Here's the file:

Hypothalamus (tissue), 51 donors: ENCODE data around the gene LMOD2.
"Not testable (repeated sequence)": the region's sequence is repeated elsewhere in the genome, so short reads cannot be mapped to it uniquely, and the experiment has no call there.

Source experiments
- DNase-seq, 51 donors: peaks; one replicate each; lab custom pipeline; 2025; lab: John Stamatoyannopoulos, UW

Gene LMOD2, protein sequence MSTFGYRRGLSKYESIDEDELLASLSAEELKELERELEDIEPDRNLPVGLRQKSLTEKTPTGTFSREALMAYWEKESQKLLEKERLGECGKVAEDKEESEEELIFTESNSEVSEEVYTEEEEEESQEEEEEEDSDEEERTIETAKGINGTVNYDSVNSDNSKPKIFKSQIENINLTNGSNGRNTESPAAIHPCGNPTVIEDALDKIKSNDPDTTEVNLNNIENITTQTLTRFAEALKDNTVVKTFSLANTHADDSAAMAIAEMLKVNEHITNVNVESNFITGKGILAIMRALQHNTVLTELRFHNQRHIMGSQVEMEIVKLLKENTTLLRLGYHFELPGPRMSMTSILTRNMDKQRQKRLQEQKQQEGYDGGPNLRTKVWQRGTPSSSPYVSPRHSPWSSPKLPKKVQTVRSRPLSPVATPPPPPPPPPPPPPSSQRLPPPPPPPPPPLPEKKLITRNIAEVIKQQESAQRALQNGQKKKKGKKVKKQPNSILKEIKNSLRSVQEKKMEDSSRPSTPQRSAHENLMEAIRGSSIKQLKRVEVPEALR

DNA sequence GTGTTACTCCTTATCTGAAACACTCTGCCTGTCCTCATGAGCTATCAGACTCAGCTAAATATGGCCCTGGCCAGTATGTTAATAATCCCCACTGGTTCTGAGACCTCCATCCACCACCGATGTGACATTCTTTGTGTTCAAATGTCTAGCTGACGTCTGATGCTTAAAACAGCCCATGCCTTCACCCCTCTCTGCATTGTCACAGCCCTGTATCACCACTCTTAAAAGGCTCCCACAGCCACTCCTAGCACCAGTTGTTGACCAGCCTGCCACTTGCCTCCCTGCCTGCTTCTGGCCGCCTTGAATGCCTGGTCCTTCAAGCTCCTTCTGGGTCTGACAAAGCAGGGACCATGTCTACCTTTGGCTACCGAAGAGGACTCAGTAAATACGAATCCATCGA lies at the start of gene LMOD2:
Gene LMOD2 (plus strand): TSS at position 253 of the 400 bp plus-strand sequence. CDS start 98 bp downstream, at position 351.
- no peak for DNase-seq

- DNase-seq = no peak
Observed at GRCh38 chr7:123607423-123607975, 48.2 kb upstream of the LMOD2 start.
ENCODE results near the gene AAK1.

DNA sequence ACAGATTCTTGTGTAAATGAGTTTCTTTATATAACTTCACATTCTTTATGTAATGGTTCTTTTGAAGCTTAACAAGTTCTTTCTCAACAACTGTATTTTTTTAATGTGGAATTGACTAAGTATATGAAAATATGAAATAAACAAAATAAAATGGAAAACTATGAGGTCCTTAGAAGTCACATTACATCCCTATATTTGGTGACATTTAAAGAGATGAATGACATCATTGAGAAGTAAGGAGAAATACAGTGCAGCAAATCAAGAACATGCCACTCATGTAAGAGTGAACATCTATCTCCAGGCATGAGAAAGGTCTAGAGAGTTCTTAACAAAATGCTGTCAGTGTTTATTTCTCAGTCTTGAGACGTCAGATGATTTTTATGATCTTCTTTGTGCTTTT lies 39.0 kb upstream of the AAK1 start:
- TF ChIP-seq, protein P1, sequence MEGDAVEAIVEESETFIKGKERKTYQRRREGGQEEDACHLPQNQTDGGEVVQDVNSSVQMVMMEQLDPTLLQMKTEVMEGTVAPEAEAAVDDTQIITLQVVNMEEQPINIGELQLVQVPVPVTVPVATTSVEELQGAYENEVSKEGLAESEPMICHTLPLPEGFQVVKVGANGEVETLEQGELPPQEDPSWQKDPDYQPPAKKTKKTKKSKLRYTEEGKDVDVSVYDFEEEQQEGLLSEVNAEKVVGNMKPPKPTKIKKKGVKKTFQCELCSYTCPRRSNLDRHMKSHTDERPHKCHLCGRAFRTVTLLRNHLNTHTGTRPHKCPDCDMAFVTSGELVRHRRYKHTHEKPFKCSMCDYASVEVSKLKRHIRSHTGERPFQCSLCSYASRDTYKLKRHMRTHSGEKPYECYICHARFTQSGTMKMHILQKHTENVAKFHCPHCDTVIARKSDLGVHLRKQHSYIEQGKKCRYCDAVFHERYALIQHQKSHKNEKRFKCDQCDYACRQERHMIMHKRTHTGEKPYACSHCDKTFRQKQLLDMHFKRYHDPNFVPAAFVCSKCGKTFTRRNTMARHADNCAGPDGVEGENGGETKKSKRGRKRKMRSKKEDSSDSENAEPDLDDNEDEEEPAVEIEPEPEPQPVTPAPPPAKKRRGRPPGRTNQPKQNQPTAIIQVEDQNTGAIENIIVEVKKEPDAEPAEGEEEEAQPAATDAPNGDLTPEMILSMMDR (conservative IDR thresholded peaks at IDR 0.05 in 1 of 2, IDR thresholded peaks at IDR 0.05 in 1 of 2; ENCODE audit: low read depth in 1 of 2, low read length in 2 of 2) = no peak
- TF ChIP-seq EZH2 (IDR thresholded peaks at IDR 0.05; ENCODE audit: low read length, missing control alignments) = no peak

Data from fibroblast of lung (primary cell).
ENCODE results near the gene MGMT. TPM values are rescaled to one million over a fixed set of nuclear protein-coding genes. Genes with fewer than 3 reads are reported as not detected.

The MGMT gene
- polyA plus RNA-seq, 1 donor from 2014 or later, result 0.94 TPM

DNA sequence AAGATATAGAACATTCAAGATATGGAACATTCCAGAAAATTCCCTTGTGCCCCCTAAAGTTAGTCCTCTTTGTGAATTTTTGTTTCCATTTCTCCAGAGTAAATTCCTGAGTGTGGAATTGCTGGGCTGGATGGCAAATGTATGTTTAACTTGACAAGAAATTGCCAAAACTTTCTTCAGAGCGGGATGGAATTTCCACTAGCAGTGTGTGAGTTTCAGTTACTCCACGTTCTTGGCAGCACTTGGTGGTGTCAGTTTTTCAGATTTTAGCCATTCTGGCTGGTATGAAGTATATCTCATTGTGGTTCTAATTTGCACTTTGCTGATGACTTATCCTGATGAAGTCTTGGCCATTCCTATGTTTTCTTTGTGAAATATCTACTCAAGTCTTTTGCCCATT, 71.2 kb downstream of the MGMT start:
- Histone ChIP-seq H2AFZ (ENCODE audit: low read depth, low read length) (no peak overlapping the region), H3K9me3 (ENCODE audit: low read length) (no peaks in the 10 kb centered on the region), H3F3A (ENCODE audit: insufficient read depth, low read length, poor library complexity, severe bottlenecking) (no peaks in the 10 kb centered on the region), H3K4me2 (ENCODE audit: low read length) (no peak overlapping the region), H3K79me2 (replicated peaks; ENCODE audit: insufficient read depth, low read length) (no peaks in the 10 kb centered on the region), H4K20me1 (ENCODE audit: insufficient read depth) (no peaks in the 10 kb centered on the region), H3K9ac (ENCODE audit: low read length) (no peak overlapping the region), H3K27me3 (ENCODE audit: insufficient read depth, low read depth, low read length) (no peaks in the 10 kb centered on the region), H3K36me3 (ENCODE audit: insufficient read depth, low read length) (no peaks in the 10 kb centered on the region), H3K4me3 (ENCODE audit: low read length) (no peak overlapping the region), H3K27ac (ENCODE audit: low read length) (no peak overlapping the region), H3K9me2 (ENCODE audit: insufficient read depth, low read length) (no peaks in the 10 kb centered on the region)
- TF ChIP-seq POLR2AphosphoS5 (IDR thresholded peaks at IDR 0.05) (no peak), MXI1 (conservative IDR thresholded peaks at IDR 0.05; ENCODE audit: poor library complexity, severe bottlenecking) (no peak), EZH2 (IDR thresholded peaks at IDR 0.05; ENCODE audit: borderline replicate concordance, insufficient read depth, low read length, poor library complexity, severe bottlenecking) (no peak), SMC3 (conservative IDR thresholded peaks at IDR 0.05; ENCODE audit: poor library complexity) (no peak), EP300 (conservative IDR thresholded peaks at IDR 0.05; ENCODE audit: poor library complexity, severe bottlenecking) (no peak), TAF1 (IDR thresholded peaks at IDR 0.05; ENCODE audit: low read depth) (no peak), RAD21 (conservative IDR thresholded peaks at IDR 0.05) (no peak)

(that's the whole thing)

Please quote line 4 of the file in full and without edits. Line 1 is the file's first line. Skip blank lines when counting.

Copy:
- DNase-seq, 51 donors: peaks; one replicate each; lab custom pipeline; 2025; lab: John Stamatoyannopoulos, UW